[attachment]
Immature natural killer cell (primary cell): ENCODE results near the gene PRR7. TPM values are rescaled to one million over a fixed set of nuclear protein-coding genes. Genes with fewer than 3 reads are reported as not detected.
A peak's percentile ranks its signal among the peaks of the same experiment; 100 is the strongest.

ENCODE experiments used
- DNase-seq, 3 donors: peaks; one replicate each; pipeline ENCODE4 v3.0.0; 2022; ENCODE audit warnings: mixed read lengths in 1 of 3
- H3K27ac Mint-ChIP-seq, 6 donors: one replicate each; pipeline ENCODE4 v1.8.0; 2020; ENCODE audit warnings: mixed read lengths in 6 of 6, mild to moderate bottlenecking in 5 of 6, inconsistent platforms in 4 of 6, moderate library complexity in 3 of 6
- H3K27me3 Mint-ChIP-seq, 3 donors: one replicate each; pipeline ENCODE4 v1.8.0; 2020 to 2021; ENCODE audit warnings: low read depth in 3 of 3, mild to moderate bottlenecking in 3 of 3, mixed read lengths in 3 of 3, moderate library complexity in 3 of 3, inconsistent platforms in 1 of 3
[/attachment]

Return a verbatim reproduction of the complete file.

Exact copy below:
Immature natural killer cell (primary cell): ENCODE results near the gene PRR7. TPM values are rescaled to one million over a fixed set of nuclear protein-coding genes. Genes with fewer than 3 reads are reported as not detected.
A peak's percentile ranks its signal among the peaks of the same experiment; 100 is the strongest.

ENCODE experiments used
- DNase-seq, 3 donors: peaks; one replicate each; pipeline ENCODE4 v3.0.0; 2022; ENCODE audit warnings: mixed read lengths in 1 of 3
- H3K27ac Mint-ChIP-seq, 6 donors: one replicate each; pipeline ENCODE4 v1.8.0; 2020; ENCODE audit warnings: mixed read lengths in 6 of 6, mild to moderate bottlenecking in 5 of 6, inconsistent platforms in 4 of 6, moderate library complexity in 3 of 6
- H3K27me3 Mint-ChIP-seq, 3 donors: one replicate each; pipeline ENCODE4 v1.8.0; 2020 to 2021; ENCODE audit warnings: low read depth in 3 of 3, mild to moderate bottlenecking in 3 of 3, mixed read lengths in 3 of 3, moderate library complexity in 3 of 3, inconsistent platforms in 1 of 3